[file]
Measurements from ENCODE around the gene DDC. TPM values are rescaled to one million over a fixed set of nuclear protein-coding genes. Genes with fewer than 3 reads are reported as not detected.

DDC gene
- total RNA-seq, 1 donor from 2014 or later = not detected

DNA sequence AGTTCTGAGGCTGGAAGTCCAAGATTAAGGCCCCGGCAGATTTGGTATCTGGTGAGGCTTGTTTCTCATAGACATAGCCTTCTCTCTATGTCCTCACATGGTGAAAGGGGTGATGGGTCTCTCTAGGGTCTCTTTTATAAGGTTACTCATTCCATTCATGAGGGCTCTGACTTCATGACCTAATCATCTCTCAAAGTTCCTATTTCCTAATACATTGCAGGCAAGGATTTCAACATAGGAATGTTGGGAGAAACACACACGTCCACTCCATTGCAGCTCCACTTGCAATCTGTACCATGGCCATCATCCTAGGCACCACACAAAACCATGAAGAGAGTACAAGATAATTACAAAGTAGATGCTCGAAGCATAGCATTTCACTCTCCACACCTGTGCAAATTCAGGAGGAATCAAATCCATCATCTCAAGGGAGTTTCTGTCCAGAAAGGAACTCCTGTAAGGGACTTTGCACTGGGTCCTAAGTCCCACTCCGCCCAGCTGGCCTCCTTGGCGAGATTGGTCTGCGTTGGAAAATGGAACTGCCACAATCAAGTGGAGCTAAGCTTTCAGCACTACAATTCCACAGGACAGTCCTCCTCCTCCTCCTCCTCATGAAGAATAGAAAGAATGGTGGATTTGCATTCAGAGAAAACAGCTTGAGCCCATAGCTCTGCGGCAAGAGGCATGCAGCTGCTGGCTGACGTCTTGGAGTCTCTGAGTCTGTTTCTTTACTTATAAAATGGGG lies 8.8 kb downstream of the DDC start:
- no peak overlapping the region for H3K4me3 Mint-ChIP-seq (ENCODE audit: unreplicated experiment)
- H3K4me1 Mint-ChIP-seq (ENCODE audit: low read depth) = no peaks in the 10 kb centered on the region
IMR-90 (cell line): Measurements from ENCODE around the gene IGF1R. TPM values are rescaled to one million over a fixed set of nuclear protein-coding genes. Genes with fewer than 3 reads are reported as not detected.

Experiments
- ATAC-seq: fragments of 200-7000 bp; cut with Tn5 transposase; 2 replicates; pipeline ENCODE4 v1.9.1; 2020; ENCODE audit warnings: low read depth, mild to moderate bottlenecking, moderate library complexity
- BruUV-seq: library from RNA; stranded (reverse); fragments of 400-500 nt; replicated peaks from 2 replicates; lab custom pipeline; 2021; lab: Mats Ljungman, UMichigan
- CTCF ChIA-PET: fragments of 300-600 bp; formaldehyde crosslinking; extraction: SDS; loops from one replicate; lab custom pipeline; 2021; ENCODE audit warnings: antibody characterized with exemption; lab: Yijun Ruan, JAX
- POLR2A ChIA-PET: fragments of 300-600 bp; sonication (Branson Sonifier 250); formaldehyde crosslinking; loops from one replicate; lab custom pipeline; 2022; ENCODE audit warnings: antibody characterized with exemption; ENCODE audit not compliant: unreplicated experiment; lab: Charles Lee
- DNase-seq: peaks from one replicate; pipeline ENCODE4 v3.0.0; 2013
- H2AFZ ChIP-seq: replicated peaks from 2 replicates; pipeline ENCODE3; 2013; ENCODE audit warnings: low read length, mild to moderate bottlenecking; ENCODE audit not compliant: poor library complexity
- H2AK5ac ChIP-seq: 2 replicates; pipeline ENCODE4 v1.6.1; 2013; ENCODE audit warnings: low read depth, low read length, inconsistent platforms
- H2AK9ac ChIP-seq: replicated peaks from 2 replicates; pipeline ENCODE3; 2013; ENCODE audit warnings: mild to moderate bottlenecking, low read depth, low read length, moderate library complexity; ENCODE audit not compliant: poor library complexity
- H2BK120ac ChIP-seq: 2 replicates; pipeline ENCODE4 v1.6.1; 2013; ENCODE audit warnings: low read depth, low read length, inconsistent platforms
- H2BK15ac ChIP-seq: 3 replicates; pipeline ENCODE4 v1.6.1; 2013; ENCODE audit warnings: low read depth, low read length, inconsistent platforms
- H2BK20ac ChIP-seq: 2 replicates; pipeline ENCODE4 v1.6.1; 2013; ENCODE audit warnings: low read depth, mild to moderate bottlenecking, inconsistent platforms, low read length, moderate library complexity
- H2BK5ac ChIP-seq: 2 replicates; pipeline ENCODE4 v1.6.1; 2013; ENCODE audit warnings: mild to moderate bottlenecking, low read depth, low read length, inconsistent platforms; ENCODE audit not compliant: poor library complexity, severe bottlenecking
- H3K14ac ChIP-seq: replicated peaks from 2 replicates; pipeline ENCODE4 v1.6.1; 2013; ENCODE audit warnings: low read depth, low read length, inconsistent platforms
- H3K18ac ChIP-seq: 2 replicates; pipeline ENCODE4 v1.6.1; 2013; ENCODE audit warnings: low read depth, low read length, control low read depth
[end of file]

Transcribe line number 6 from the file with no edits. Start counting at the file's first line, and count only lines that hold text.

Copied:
- H3K4me1 Mint-ChIP-seq (ENCODE audit: low read depth) = no peaks in the 10 kb centered on the region